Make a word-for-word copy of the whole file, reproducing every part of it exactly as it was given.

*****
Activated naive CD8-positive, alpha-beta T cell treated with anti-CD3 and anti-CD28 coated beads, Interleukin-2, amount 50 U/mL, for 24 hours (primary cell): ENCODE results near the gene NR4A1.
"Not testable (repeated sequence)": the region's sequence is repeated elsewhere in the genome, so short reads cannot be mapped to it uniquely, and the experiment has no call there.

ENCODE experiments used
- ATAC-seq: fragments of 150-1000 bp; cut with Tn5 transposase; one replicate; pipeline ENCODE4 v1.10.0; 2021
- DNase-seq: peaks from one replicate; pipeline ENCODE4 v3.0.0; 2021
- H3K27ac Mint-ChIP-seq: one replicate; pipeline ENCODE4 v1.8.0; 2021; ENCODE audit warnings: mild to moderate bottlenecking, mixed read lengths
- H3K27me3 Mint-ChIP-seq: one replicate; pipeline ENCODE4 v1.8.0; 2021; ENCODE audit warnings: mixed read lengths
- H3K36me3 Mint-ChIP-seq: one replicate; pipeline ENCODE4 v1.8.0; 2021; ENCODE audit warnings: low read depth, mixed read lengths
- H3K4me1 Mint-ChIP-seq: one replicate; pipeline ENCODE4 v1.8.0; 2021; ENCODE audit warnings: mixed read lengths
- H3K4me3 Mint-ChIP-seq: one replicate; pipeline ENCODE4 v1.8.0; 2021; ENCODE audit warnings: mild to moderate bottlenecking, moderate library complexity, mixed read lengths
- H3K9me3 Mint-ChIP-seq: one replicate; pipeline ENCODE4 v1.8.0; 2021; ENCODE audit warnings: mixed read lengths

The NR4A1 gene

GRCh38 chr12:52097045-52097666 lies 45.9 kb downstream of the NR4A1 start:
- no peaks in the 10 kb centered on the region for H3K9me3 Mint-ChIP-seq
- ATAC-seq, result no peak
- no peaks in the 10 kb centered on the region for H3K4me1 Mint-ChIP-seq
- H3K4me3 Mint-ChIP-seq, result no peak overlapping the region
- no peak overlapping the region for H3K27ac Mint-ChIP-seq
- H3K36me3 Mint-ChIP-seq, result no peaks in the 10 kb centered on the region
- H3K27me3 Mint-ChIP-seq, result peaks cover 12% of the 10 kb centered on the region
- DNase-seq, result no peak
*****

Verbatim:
Activated naive CD8-positive, alpha-beta T cell treated with anti-CD3 and anti-CD28 coated beads, Interleukin-2, amount 50 U/mL, for 24 hours (primary cell): ENCODE results near the gene NR4A1.
"Not testable (repeated sequence)": the region's sequence is repeated elsewhere in the genome, so short reads cannot be mapped to it uniquely, and the experiment has no call there.

ENCODE experiments used
- ATAC-seq: fragments of 150-1000 bp; cut with Tn5 transposase; one replicate; pipeline ENCODE4 v1.10.0; 2021
- DNase-seq: peaks from one replicate; pipeline ENCODE4 v3.0.0; 2021
- H3K27ac Mint-ChIP-seq: one replicate; pipeline ENCODE4 v1.8.0; 2021; ENCODE audit warnings: mild to moderate bottlenecking, mixed read lengths
- H3K27me3 Mint-ChIP-seq: one replicate; pipeline ENCODE4 v1.8.0; 2021; ENCODE audit warnings: mixed read lengths
- H3K36me3 Mint-ChIP-seq: one replicate; pipeline ENCODE4 v1.8.0; 2021; ENCODE audit warnings: low read depth, mixed read lengths
- H3K4me1 Mint-ChIP-seq: one replicate; pipeline ENCODE4 v1.8.0; 2021; ENCODE audit warnings: mixed read lengths
- H3K4me3 Mint-ChIP-seq: one replicate; pipeline ENCODE4 v1.8.0; 2021; ENCODE audit warnings: mild to moderate bottlenecking, moderate library complexity, mixed read lengths
- H3K9me3 Mint-ChIP-seq: one replicate; pipeline ENCODE4 v1.8.0; 2021; ENCODE audit warnings: mixed read lengths

The NR4A1 gene

GRCh38 chr12:52097045-52097666 lies 45.9 kb downstream of the NR4A1 start:
- no peaks in the 10 kb centered on the region for H3K9me3 Mint-ChIP-seq
- ATAC-seq, result no peak
- no peaks in the 10 kb centered on the region for H3K4me1 Mint-ChIP-seq
- H3K4me3 Mint-ChIP-seq, result no peak overlapping the region
- no peak overlapping the region for H3K27ac Mint-ChIP-seq
- H3K36me3 Mint-ChIP-seq, result no peaks in the 10 kb centered on the region
- H3K27me3 Mint-ChIP-seq, result peaks cover 12% of the 10 kb centered on the region
- DNase-seq, result no peak